What do you get when you mix NASA, Peter Cullen, the voice of Optimus Prime, historical footage, a group of passionate advocates and a crowdfunding campaign? Most likely, a really fantastic 30 second clip that will now be shown across the country.
The Aerospace Industries Association first set out to raise enough money to pay for the clip to air before Star Trek Into Darkness in a few select major markets. When they were greeted with unexpected enthusiasm and generosity, they soon set their sights on a bigger goal, 50 cities across the country.
Dan Hendrickson, of AIA, was at the helm of this innovative campaign, see what he has to say about the project and the future of space exploration!
Unusual tales in Hollywood usually aren’t so unusual. But this particular story caught our attention because it’s about science; it’s about entertainment; and, most of all, it’s unusual.
The story begins with the highly successful movie Argo, the darling of the award show circuit, eventually winning the Oscar for best picture of 2012.
For those who haven’t seen it, Argo takes the audience through the steps leading up to the daring rescue of diplomats trapped in Iran after the takeover of the U.S. Embassy in 1979. Most of us weren’t aware of this footnote in recent history, including the imagination and heroism of CIA operative Tony Mendez, played by Ben Affleck in the movie. That was, until Mr. Affleck made Argo.
Science fiction fans and movie-goers might be counting down the days until the 3D re-release of Jurrassic Park hits theaters on April 5th, but scientists and conservationists are now counting the ways that they could make the movie’s premise – in which the DNA of dinosaurs’ blood is preserved in a mosquito fossilized in amber – come to life.
It’s called “de-extinction,” and it already happened for the first time ten years ago.
When the last bucardo, a subspecies of the Spanish Ibex, died in 2000, it would be natural to believe that this was the end of the species. But thanks to an intrepid group of wildlife veterinarians, the DNA from the last remaining burcado, a female named Celia, had already been preserved.
More than 148 years after President Abraham Lincoln’s assassination, he continues to make his mark on American society, with this year being no exception. Here at the Science & Entertainment Exchange, we have a particular affinity for good old Abe, and this week our pride swells even more than usual. March 3, 2013 marked the 150th anniversary of the National Academy of Sciences, which was signed into existence by none other, than Abraham Lincoln, himself!
In honor of Abraham Lincoln in all forms, both historical and theatrical, we thought we’d bring your attention to a few interesting facts about man, the myth and the legend in the stovepipe hat. Try to guess if we’re being truthful, or if we’re pulling your (possibly wooden) leg!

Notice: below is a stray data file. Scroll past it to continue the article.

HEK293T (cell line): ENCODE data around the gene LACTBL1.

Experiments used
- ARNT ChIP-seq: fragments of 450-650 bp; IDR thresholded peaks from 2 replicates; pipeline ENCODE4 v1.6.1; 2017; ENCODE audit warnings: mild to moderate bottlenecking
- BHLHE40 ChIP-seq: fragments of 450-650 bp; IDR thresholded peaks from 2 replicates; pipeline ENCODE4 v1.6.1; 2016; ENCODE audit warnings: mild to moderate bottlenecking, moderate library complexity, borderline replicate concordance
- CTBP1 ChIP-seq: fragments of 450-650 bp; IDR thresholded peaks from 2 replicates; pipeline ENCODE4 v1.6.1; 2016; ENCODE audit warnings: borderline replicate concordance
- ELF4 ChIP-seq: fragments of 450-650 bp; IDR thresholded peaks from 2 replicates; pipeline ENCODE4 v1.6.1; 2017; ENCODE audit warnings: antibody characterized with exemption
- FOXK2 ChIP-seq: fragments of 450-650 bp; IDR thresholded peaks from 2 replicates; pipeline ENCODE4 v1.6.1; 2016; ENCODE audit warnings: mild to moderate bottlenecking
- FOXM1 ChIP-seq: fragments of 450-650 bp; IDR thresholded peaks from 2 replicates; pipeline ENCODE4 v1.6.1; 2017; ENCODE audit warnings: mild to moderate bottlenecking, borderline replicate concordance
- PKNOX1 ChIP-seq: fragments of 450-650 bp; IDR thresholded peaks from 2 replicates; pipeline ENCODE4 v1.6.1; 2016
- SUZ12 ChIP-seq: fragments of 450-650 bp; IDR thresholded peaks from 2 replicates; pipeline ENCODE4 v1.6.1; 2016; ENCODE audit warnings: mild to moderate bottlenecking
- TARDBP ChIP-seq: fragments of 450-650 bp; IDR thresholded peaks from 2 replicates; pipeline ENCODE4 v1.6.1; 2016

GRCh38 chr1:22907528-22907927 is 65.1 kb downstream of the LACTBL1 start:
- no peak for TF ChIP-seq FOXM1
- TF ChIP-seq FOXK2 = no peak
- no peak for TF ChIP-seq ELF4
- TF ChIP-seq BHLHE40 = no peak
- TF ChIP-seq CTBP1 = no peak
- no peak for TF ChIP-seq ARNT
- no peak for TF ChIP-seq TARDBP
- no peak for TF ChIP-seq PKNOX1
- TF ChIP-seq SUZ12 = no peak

February 14, 2013 – We’ve all been there, standing in front of a Valentine’s Day display at the shop on the corner, you can feel a cold sweat coming on. The barrage of pink and red is almost too much for your brain to process! You have to make it out of this situation with the perfect gift for your valentine, and of course, you’ve waited until the last possible second to pick something up. The candy seems too sweet. What happens if they have an aversion to nougat? A giant card, perhaps? You decide against it after picturing yourself lugging it home on the bus, plus, it would be too hard to get it past the front door without detection.
“The most unremarkable of events: Jerome Marrow, Navigator First class, is only days away from a year-long manned mission to Titan. Of course, selection for Jerome was virtually guaranteed at birth. He is blessed with all the physical and intellectual gifts required for such an arduous undertaking, a genetic quotient second to none. No, there is truly nothing remarkable about the progress of Jerome Morrow, except that I am not Jerome Morrow.” - Gattaca
The movie Gattaca can easily be classified as one of the best movies to come out of the 1990’s, or at least it can be in the circles we run in. Gattaca pairs an original storyline, a compelling cast of characters and pervasive science themes to create a wonderful marriage of futuristic science principles and entertaining cinema.
From cell phone apps that measure blood sugar levels to desktop printers that spit out new body organs, technology has come a long way in its role in health care. On July 25, The Science and Entertainment Exchange hosted Medical Miracles: Cutting Edge Health Technology at the Directors Guild of America in Los Angeles. The evening, which was moderated by humorist and radio commentator Emily Levine, looked at some astonishing recent breakthroughs in medicine that could one day help us all live longer.
When I made a list of the all-time ten best science fiction films for my book Hollywood Science(2010), I was surprised to find that three of them feature artificial creatures: machine-like robots in Metropolis (1927) and The Day the Earth Stood Still (1951), and human-like androids in Blade Runner (1982). Artificial beings are big in other science fiction films too. A keyword search on “robot” in the Internet Movie Database yields hundreds of feature films, from The Master Mystery (1920) through Westworld (1973), RoboCop (1987) and A. I. (2001) right up to Real Steel (2011) and this year’s Prometheus, with more in production.
The San Diego Comic Con is the largest pop–culture (scif, fantasy, and so on) convention in America, and one of the largest in the world; over 130,000 people attend. It’s actually a madhouse, with a packed exhibit hall and hundreds of amazing panels and talks.